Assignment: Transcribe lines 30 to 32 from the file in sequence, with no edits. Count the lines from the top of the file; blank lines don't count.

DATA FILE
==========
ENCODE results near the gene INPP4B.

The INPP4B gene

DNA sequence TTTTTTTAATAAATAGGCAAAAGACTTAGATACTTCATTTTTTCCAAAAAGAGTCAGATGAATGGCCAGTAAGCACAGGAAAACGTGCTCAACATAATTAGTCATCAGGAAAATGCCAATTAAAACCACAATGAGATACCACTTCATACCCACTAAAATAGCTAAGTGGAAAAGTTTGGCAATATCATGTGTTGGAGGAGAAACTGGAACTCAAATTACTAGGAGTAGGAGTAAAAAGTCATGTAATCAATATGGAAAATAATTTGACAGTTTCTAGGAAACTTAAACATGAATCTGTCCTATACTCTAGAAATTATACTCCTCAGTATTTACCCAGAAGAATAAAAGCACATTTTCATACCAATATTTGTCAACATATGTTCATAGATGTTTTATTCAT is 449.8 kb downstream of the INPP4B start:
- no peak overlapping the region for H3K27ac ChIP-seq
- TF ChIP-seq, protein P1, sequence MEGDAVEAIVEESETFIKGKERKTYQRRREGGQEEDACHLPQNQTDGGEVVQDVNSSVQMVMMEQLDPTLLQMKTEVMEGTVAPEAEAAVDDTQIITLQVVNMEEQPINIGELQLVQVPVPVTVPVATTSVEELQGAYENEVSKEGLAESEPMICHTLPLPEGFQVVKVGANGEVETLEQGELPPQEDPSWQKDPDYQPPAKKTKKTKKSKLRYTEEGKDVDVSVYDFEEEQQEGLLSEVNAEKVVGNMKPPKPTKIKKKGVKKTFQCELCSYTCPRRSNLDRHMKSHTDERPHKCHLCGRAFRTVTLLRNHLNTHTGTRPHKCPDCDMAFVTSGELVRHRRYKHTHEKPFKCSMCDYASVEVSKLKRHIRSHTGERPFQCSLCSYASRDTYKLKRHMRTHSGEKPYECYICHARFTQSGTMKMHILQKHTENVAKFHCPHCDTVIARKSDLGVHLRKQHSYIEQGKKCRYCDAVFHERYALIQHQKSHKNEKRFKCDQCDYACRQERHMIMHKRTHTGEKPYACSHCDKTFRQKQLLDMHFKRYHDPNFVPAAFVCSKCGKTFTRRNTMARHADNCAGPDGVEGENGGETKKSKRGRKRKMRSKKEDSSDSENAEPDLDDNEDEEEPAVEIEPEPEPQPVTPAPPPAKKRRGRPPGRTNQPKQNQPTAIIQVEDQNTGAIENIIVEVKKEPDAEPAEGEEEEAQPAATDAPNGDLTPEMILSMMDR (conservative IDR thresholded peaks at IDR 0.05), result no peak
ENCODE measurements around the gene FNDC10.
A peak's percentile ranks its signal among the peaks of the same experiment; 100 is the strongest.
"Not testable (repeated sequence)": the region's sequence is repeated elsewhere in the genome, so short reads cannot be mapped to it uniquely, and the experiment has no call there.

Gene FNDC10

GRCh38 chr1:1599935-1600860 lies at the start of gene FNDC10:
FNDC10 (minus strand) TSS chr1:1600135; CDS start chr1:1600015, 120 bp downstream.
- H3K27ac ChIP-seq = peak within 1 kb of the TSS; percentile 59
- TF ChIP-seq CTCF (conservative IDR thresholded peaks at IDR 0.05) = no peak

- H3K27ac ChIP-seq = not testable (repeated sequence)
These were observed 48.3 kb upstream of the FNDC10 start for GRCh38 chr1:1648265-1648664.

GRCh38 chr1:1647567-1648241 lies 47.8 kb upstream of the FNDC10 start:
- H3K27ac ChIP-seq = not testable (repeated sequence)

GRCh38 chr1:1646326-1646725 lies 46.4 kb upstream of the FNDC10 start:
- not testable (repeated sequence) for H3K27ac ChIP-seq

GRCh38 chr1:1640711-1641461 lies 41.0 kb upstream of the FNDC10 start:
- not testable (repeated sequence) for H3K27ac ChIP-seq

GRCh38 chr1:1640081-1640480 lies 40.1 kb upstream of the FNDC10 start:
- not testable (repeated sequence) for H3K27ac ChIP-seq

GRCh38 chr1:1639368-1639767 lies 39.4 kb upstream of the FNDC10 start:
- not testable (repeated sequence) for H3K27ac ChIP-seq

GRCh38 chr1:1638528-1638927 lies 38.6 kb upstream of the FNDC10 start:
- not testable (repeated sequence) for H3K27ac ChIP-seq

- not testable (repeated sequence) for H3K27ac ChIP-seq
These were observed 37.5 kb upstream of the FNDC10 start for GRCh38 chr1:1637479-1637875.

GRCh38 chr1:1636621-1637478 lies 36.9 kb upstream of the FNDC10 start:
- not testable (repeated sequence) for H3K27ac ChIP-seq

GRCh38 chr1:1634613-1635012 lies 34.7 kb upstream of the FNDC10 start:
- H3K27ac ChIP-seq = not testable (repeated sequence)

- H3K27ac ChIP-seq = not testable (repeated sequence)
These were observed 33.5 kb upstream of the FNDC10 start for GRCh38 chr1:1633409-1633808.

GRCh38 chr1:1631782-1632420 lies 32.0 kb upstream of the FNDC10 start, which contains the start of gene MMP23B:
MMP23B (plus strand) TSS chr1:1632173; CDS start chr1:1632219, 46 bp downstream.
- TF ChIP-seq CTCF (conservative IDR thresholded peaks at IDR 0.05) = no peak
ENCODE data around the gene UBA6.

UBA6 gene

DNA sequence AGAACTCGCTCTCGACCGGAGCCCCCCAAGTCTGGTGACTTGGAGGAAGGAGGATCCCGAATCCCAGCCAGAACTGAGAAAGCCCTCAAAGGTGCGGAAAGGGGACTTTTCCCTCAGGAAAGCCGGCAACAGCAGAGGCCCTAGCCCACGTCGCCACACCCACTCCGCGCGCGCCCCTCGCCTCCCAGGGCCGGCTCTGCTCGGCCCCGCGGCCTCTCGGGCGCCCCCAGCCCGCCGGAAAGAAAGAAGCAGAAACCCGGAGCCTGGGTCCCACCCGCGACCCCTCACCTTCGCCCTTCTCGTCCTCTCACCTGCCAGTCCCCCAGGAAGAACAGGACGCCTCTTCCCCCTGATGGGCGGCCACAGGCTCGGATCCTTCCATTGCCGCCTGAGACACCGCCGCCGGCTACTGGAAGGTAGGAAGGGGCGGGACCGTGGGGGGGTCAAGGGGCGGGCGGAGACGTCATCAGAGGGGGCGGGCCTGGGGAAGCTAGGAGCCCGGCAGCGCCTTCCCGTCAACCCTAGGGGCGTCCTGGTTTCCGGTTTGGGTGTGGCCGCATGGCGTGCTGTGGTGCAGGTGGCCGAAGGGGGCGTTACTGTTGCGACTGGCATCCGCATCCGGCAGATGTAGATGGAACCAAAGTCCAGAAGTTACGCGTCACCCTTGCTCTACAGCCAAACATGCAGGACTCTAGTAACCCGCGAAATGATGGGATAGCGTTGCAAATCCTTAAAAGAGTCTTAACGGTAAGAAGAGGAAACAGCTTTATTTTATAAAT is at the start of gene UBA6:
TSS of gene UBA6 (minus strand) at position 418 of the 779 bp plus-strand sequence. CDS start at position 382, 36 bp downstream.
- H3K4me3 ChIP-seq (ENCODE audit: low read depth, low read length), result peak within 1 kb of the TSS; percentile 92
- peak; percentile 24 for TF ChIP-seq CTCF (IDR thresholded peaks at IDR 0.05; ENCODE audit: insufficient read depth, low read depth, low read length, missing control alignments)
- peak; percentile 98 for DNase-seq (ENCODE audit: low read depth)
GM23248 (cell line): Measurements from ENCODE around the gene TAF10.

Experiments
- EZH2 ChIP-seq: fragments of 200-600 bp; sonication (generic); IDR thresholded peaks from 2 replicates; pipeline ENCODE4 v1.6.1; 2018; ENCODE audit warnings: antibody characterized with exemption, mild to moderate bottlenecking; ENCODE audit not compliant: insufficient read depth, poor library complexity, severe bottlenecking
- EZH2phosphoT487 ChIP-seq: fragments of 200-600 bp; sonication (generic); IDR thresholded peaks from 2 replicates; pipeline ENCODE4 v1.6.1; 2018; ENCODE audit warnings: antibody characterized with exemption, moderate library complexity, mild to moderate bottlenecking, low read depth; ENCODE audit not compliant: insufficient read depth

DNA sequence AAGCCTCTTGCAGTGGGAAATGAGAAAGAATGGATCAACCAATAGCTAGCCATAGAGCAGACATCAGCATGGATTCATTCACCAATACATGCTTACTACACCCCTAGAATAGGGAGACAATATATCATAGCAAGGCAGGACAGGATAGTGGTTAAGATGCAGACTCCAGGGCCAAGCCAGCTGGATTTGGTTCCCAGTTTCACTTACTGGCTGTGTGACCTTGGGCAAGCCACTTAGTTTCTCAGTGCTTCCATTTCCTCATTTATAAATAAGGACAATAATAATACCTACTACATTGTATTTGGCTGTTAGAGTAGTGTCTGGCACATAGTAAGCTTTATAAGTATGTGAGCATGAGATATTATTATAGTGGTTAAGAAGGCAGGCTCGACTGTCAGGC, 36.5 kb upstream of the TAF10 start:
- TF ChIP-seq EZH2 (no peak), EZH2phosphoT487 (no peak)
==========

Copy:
GRCh38 chr1:1636621-1637478 lies 36.9 kb upstream of the FNDC10 start:
- not testable (repeated sequence) for H3K27ac ChIP-seq

GRCh38 chr1:1634613-1635012 lies 34.7 kb upstream of the FNDC10 start: